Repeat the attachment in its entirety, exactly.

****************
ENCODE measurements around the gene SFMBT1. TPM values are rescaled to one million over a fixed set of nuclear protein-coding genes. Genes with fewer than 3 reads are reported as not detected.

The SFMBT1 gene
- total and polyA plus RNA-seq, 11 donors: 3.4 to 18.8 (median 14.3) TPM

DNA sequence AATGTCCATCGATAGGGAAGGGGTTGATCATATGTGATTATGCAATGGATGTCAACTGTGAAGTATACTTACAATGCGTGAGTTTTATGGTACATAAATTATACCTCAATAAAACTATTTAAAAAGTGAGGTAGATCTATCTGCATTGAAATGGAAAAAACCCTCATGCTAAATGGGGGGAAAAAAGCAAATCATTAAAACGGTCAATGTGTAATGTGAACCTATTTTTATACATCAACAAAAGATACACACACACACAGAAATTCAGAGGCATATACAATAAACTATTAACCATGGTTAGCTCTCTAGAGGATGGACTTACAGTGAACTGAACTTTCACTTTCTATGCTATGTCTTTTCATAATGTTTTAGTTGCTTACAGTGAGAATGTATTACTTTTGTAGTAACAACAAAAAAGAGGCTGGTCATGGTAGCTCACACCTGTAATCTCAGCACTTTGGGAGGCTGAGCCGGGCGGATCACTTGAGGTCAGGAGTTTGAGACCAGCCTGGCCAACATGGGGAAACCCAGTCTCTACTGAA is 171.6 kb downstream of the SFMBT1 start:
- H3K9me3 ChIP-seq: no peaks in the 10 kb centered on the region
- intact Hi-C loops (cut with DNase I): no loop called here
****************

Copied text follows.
ENCODE measurements around the gene SFMBT1. TPM values are rescaled to one million over a fixed set of nuclear protein-coding genes. Genes with fewer than 3 reads are reported as not detected.

The SFMBT1 gene
- total and polyA plus RNA-seq, 11 donors: 3.4 to 18.8 (median 14.3) TPM

DNA sequence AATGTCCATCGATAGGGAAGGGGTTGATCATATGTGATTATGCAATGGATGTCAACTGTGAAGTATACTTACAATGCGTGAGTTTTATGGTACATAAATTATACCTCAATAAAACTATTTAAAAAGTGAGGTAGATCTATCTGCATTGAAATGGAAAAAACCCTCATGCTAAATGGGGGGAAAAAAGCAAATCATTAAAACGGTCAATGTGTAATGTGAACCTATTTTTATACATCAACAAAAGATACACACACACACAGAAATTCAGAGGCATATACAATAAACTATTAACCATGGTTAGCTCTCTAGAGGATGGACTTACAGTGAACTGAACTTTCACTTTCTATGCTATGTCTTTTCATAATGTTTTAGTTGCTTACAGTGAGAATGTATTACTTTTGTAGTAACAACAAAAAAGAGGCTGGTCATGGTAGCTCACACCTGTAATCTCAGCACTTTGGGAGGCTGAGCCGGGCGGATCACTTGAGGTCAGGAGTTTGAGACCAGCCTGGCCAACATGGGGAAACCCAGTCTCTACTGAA is 171.6 kb downstream of the SFMBT1 start:
- H3K9me3 ChIP-seq: no peaks in the 10 kb centered on the region
- intact Hi-C loops (cut with DNase I): no loop called here